═ In Crampton and Dever , the Court adopted a three-part inquiry to determine whether the tax credit was actually in the nature of public assistance and therefore subject to exemption:
First, what is the purpose and policy of the tax credit, as enunciated by the courts or established by legislative history, and in particular is that policy one of "public assistance" as found in Jones. Second, what is the nature of the debtor/taxpayer's access to the credit, i.e., is it a refundable credit. Third, when and at what income levels is the credit phased down and/or eliminated.
Crampton , 249 B.R. at 217-18, 00.2 I.B.C.R. at 84-85; Dever , 250 B.R. at 704, 00.3 I.B.C.R. at 150.
Whether the additional child tax credit is properly exemptible as a benefit from "public assistance legislation" under Idaho Code ╖ 11-603(4) is a question of first impression in this District. Additionally, the parties and Court have been unable to locate case law from other jurisdictions concerning this issue. After reviewing the nature of the additional child tax credit, the Court will apply this three step analysis from its own cases.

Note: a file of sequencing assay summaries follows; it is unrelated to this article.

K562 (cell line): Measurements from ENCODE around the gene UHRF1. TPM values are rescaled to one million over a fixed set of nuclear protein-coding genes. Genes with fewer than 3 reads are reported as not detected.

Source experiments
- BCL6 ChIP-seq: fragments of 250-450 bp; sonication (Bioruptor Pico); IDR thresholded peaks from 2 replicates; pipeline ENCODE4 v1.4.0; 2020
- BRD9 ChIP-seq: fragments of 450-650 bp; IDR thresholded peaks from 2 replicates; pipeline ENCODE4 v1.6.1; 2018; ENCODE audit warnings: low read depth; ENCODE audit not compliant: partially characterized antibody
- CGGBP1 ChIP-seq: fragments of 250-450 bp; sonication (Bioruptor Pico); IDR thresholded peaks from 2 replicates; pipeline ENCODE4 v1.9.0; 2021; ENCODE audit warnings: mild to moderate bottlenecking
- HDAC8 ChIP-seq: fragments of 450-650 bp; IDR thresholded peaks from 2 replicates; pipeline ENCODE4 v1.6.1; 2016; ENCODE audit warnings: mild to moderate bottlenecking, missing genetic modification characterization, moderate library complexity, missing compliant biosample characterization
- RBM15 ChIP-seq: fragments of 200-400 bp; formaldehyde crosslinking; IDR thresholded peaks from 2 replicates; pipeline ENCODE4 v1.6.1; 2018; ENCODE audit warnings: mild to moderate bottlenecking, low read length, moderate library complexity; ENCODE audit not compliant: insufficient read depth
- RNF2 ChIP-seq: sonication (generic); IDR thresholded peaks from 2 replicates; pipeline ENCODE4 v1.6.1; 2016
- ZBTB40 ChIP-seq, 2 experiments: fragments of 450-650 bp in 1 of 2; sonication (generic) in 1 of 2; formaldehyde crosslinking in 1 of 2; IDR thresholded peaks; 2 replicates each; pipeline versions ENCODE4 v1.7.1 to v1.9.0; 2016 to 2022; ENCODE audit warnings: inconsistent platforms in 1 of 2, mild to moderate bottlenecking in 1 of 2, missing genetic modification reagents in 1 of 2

A. ═ The credit
Debtors assert that $779 of their federal tax refund is attributable to the "supplemental child credit" provided under 26 U.S.C. ╖ 32(n). However, upon closer analysis of the statutes, it appears the credit claimed is actually derived from 26 U.S.C. ╖ 24(d), entitled "Additional credit for families with 3 or more children." This credit is referred to as the "additional child tax credit" on line 60 of the federal income tax Form 1040, and the supporting Form 8812, the additional child tax credit worksheet.